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Sermon for the Transfiguration of Our Lord
2 Peter 1:16-21 + Matthew 17:1-9
In our Gospel, we see the same brilliant light that the shepherds saw on the night of Jesus’ birth. Only this time, it isn’t in the sky filled with angels. It’s in Jesus’ own face. For a few moments, His face shone like the sun in the presence of Peter, James and John. And then the vision was over. What does it mean?
It means, there’s hope, for you, for me, for all who trust in Christ Jesus. There’s the hope of glory on the mountain.
After six days Jesus took Peter, James, and John his brother, led them up on a high mountain by themselves; and He was transfigured before them. His face shone like the sun, and His clothes became as white as the light.
Every year I remind you what happened “six days” before the Transfiguration took place, since Matthew, Mark and Luke all take the time to tell us. It’s important. Do you remember? Peter had confessed Jesus to be the Christ, the Son of the living God. Jesus had promised to build His Church, and the gates of Hades will not prevail against it. Then Jesus began to predict His suffering and death, and it caused the disciples to stumble. But Jesus called on them to deny themselves, take up their own cross, and follow Him. And He promised great glory to all who are found following Him when He, the Son of Man, comes in glory.
But is Jesus really the Son of Man and the Son of God? Will He really come in glory? Will He really rise again after He suffers? Will it really be worth it for those who follow Him to live a life a self-denial here on earth, to suffer for His name’s sake? Is there really a good reason to hope for this glory?
There is. It will. Because He is and He will. Peter, James and John saw the glory that was there, masked by self-chosen humility and apparent weakness. And Peter has testified to what he saw: We were eyewitnesses of His majesty, Peter wrote in today’s Epistle. They saw with their eyes what they had already heard from Jesus’ own mouth and what they themselves had already confessed by faith. But they were weak and frail, and our enemies here—the devil, the world, and the flesh—are powerful and convincing. So Jesus gave them a visible reason to hope by revealing His divine glory to them, and through them, to us. This is the glory in which Jesus now lives. This is the glory that He promises to share with us who follow Him.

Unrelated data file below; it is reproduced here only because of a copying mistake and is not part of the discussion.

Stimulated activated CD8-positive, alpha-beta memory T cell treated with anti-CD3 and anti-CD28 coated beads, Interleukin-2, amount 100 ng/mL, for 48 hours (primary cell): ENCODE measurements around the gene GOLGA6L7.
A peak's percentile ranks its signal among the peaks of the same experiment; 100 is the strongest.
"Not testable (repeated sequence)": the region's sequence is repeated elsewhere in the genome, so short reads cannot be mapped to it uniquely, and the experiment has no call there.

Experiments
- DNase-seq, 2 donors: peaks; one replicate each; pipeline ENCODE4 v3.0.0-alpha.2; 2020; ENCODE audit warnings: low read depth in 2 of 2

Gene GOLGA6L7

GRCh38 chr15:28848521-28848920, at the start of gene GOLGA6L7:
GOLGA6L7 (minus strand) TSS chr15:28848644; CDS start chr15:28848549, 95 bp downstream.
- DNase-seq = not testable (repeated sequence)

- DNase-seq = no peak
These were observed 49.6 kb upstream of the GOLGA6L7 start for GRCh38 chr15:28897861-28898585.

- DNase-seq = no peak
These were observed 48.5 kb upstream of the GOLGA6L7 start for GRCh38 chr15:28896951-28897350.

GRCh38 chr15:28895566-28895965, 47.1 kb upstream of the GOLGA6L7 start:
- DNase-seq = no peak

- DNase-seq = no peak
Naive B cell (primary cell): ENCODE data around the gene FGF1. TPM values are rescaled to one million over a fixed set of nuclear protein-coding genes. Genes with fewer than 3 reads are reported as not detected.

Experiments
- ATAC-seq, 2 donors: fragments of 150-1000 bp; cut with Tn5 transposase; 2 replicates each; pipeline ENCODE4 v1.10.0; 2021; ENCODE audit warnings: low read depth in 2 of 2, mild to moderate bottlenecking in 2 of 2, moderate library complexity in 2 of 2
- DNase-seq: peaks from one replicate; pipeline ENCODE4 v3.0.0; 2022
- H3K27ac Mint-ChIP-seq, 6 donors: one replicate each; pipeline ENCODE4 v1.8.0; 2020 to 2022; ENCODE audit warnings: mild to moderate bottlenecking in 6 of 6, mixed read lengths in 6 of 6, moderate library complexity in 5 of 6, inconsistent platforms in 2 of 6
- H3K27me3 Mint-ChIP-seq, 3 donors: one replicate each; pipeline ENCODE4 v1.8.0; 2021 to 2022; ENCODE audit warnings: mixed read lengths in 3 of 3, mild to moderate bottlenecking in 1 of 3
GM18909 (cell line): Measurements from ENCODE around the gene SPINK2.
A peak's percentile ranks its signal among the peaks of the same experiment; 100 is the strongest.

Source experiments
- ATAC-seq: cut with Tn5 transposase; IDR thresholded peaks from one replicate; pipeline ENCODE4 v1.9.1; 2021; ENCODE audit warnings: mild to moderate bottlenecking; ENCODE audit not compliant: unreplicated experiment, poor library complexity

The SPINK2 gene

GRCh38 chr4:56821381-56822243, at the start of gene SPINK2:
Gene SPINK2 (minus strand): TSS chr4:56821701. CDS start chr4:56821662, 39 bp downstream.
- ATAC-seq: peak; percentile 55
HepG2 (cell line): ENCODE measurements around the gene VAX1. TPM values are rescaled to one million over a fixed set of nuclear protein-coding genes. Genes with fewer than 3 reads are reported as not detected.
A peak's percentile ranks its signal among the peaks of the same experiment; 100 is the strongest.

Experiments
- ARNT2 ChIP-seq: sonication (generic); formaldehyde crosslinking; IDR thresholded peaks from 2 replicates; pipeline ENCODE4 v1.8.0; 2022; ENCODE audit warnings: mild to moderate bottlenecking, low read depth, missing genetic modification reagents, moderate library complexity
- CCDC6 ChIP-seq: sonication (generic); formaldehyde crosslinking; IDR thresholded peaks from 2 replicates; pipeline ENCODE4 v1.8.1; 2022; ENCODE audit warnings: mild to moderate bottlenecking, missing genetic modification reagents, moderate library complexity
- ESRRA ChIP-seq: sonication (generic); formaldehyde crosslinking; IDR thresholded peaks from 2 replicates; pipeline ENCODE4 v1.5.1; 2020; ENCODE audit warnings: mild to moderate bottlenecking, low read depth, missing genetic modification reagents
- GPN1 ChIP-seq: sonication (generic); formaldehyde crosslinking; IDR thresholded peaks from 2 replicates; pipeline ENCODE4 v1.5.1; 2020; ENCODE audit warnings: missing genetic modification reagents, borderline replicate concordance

But it wasn’t only Jesus’ glorious appearance on the mountain that gives us hope.
And behold, Moses and Elijah appeared to them, talking with Him.
There are many reasons we could explore for these two particular Old Testament prophets to appear with Jesus on the Mount of Transfiguration. The simplest meaning is that they appeared with Jesus to show that they agreed with Jesus—with the plan He revealed to His disciples that He should suffer and die and rise again from the dead, that He should be the atoning sacrifice for the sins of the world. Moses and Elijah also reveal that all their Old Testament preaching pointed to Jesus as the Christ, and that, for all that they suffered here on earth for following God faithfully, it was worth it. Here they are with Jesus in glory, not dead, but very much alive.
I do like to point to one special occurrence in the life of Elijah which pre-figured the Transfiguration, in a way. Up on Mt. Carmel, Elijah had stood all alone against the prophets of the idol called Baal, and he had won. The LORD had revealed Himself as the true God by setting ablaze the altar Elijah had made, and the prophets of Baal were put to shame. But then the glory faded and Elijah found himself on the run again, being chased and hunted down by wicked Queen Jezebel. He felt alone. He felt abandoned. He wanted to see the Church prospering and evil being wiped out—to see a glorious Church on earth. But he didn’t see it. His personal situation and the situation of God’s Church on earth at that point looked absolutely hopeless. He was ready to give up, ready to die. But God led him up onto another mountain—Mount Horeb, also known as Mount Sinai, the same mountain where God had revealed Himself to Moses in the burning bush and in the giving of the Law. And there God revealed Himself again to Elijah. There was a roaring wind, but God wasn’t in the wind. There was an earthquake, but God wasn’t in the earthquake. There was a blazing fire, but God wasn’t in the fire. Then there was a still small voice. And that’s where God was. That’s where God revealed Himself to Elijah, in that still small voice. And He revealed that things weren’t as they seemed. Elijah wasn’t alone. God had reserved 7,000 in Israel who hadn’t turned away to false gods. God was in control all along. And God would preserve the ministry of the Word, too, by sending another prophet, now that Elijah’s time of service was coming to an end. God’s truth would prevail. His Church would survive.